Rubber from Microbes
A plant enzyme improves the yield of renewable rubber made by bacteria.
Working with Goodyear, biotechnology company Genencor has been engineering bacteria that make isoprene–the chemical used to make tire rubber–from sugars derived from biomass. But ramping up microbial production of isoprene to such a scale that it can compete with petroleum-derived rubber has proven to be a major challenge.
Yesterday at the American Chemical Society meeting in San Francisco, researchers from a Palo Alto, CA-based research division of Genencor described further modifications to the metabolic pathways of the microbes that improve the yield of bioisoprene. The company will decide on plans for building a bioisoprene pilot plant next year.
Microbes including E. coli naturally make small amounts of isoprene as part of their metabolism, but not nearly enough to be used on an industrial scale. To improve the yield, bioengineers at Genencor, which began working on bacterial systems for producing isoprene in 2007, initially made changes to two metabolic pathways that converge to create an isoprene precursor. But yields were still low because the bacteria’s existing genetic machinery takes a meandering path to create isoprene from this precursor. In the most recent results, the company added to the E. coli a plant gene coding for isoprene synthase, an enzyme that converts the precursor directly into isoprene.
Isoprene, which is a gas at room temperature, bubbles out of the cells without damaging them, then out of the fermentation broth. Genencor senior director of business development Rich Laduca says that with no refinement, this system can produce 99 percent pure isoprene gas. Purity is critical because trace contaminants can foul the catalysts used to polymerize isoprene to make synthetic rubber. Goodyear has used Genencor’s bioisoprene to make synthetic rubber, which it then used to make several prototype tires.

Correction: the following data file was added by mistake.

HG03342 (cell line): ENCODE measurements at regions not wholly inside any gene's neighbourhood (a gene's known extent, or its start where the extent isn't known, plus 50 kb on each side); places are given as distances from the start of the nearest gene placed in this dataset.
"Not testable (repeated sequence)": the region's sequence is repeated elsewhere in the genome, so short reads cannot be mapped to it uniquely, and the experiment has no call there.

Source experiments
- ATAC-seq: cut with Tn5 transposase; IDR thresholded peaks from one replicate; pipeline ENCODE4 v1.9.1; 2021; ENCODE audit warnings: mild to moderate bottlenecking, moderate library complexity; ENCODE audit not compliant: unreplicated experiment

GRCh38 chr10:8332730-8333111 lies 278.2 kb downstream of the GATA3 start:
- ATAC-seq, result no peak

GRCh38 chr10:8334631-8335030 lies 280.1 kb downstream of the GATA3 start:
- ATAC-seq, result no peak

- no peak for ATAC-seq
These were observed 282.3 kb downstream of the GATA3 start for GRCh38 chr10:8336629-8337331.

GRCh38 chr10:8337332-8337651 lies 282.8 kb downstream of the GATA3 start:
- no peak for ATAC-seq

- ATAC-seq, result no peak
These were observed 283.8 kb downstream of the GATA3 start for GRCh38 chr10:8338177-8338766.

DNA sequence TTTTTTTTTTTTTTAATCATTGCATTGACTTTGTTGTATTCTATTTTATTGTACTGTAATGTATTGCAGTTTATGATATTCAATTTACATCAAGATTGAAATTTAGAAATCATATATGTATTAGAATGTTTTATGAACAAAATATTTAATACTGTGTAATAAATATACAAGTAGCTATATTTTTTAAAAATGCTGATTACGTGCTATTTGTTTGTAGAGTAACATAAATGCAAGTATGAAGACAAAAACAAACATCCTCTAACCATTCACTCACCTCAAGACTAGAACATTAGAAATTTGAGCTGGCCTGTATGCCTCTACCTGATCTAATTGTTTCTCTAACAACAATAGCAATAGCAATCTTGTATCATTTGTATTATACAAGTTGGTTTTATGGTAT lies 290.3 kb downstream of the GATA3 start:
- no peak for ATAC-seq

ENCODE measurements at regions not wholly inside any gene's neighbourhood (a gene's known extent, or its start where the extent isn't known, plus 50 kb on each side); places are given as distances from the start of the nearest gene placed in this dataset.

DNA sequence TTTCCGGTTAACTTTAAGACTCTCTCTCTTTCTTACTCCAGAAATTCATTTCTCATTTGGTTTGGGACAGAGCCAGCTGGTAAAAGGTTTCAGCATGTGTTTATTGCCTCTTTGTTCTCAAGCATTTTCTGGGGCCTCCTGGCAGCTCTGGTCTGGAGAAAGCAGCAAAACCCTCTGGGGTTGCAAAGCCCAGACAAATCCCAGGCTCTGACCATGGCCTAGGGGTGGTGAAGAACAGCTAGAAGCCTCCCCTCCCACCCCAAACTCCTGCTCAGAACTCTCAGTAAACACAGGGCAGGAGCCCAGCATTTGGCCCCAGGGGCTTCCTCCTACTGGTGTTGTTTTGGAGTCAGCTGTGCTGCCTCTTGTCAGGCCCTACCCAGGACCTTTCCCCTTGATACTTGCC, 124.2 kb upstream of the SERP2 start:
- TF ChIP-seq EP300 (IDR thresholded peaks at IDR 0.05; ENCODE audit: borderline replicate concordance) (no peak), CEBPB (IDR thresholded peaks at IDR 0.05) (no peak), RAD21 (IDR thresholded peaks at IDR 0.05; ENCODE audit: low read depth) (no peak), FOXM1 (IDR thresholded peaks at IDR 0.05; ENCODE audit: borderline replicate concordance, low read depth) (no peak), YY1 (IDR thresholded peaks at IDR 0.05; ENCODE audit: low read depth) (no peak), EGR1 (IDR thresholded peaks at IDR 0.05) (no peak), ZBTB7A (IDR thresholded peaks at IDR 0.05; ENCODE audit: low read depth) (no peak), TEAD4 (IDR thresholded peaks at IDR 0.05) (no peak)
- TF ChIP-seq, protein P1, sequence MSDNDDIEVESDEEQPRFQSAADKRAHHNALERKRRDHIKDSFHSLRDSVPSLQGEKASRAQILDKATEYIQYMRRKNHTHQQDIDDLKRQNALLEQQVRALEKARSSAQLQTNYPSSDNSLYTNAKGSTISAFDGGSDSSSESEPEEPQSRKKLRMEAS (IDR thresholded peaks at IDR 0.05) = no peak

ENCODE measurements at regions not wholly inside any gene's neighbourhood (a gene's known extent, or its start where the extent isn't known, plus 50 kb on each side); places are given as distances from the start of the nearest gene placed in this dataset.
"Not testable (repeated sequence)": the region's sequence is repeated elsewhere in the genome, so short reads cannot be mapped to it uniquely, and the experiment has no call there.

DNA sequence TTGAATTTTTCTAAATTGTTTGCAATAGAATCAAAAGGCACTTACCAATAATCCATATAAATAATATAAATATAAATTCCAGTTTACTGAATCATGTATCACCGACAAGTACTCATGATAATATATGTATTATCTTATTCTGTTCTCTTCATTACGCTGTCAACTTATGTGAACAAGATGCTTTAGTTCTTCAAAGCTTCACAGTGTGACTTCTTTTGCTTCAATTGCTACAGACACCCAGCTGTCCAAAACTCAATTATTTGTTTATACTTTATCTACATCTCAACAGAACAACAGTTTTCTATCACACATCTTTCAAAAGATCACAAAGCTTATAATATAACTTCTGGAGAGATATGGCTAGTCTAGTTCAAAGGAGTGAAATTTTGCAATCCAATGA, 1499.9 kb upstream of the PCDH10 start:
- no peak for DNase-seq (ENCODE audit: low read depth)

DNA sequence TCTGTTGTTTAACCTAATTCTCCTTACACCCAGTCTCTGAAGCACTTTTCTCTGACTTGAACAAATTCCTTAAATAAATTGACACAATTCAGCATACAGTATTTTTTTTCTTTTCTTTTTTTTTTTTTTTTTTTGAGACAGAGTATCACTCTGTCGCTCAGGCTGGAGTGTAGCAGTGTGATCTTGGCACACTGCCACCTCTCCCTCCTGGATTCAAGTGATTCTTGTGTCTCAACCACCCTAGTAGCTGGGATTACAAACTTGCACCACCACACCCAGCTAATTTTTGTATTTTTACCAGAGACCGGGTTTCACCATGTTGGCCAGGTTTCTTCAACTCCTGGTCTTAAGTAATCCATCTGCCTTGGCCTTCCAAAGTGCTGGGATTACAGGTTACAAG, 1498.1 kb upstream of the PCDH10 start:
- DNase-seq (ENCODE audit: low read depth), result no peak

“We’re looking for renewable resources to reduce our dependence on foreign oil,” says Jesse Roeck, director of global materials science at Goodyear. Roeck says the isoprene work is still a research project, but that the chemical may be in tires on the market in three to five years. By weight, isoprene makes up about a quarter of the material used to make a tire. Roeck says the company is on the lookout for renewable sources for the other materials as well.
As Genencor moves toward scaling the process up at a pilot plant, Laduca says they’re still working to further improve the yields. “We’ve determined the crystal structure of the [plant] enzyme and are in the process of modifying it,” says Laduca. Genencor developed the basic bioisoprene system in the well-characterized E. coli but will now experiment with transplanting the metabolic pathways it’s developed into other bacteria that grow faster.
The U.S. market for pure isoprene today is two billion pounds per year; 60 percent of that is used in tires, and the rest is used in adhesives and specialty chemicals. Genencor also hopes to use the chemical as a building block for biofuels. Pairing two isoprene molecules makes a fuel that might be blended with gasoline; grouping three makes a chemical with characteristics suitable for blending with diesel. Isoprene could also be used as a building block for making jet fuels.